Almost every day in October for the past 33 years, Richard Kingsford has climbed into the passenger seat of a single-engine Cessna to count the waterbirds of eastern Australia. The aircraft buzzes the wetlands from 50 metres above the ground while Kingsford, the director of the Centre for Ecosystem Science at the University of New South Wales, barks into a recorder the numbers and species of startled ducks and other waterfowl – herons, ibis, spoonbills, cormorants and magpie geese.
It’s one of the largest and longest-running fauna surveys in the world, with Kingsford racking up 100 hours of flying time over 2000 wetlands across Queensland, NSW, Victoria and South Australia. Each of the 10 transects are 30 kilometres wide. The northernmost, Band 10, runs from the Whitsunday Islands all the way to the Queensland–Northern Territory border. Band one extends from Seaspray, in Victoria’s far east, to Warrnambool.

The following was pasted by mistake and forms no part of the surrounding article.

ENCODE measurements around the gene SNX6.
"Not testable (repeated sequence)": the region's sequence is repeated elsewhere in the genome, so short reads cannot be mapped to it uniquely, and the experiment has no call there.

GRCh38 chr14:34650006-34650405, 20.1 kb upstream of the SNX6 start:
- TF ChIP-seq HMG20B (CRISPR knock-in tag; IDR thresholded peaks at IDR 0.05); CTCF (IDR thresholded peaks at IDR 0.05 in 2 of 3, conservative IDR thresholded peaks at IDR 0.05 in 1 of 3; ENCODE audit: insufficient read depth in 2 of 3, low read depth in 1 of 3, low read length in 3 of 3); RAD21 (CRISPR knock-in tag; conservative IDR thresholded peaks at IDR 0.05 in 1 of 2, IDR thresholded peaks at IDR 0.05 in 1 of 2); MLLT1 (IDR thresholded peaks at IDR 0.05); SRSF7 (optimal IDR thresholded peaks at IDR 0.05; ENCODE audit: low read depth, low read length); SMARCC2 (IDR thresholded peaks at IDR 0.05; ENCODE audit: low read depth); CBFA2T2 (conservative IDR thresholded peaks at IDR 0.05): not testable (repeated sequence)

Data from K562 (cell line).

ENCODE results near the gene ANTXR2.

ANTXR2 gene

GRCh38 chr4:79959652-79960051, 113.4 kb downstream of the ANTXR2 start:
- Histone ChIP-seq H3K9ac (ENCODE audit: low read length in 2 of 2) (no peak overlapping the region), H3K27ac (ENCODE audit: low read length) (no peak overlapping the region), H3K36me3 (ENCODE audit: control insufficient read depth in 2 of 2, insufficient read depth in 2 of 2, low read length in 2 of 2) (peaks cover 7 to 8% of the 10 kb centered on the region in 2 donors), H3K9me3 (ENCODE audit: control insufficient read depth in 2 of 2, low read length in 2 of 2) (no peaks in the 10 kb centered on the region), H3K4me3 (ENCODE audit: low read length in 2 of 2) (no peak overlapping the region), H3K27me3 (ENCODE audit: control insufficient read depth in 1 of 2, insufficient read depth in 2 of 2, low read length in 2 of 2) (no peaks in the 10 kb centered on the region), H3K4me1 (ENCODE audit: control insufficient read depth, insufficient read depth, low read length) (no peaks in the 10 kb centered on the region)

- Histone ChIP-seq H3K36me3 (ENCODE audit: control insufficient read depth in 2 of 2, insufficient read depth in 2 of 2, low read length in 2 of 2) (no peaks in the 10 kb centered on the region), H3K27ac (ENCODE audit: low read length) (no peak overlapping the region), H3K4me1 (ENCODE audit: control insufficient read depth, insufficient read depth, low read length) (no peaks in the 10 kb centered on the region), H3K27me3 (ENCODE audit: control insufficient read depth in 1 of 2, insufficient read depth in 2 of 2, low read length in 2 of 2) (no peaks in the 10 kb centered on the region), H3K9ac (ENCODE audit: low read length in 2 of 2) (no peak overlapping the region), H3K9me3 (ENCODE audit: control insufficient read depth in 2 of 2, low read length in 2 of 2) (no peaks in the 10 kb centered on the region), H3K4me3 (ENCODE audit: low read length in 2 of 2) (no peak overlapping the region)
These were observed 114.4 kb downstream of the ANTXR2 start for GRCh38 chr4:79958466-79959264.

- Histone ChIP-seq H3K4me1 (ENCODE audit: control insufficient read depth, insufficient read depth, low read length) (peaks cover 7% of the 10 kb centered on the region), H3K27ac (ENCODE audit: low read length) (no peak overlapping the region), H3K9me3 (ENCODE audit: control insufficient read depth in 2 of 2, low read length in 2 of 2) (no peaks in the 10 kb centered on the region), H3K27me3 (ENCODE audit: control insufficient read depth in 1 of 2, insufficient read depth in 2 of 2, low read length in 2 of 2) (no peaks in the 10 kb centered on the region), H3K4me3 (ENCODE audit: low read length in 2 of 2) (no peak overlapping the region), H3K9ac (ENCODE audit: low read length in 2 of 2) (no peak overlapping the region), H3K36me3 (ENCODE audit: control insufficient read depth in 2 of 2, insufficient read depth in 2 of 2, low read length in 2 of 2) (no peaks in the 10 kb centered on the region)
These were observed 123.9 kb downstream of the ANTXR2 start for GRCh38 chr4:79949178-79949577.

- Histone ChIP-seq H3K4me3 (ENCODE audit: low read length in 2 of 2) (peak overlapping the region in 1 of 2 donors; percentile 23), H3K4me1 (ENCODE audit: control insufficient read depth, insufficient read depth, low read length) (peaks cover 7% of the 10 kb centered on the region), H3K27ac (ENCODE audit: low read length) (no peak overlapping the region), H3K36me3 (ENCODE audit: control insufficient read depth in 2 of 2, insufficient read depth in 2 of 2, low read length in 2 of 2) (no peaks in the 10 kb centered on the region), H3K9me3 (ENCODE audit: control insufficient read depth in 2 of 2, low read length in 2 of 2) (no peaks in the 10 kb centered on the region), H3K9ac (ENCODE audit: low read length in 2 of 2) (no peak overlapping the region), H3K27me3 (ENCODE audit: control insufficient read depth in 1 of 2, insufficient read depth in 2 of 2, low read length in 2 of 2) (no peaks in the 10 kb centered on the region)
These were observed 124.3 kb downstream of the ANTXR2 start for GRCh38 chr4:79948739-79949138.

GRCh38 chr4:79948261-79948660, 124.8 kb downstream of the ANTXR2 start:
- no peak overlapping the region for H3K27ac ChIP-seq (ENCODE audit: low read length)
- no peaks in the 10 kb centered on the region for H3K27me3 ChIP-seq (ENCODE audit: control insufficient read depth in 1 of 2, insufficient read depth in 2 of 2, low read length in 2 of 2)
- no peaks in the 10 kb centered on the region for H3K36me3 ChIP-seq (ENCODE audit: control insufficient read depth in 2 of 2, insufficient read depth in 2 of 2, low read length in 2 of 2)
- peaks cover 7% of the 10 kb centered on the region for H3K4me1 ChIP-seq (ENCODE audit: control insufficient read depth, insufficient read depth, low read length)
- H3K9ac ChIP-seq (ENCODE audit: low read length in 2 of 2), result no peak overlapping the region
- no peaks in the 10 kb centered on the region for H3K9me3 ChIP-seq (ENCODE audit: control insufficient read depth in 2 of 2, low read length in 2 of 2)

The reason for covering such a huge area, Kingsford says, is because “nobody owns the ducks”. In a land of droughts and flooding rains, waterbirds fly enormous distances in rapid response to the prevailing conditions: the ducks of Victoria are as likely to turn up in the Lake Eyre Basin or north Queensland. In dry years, most of the birds are sucked southwards, into the perennial Victorian swamps that provide refuge as the lakes and lagoons of northern and central Australia evaporate.… Read more..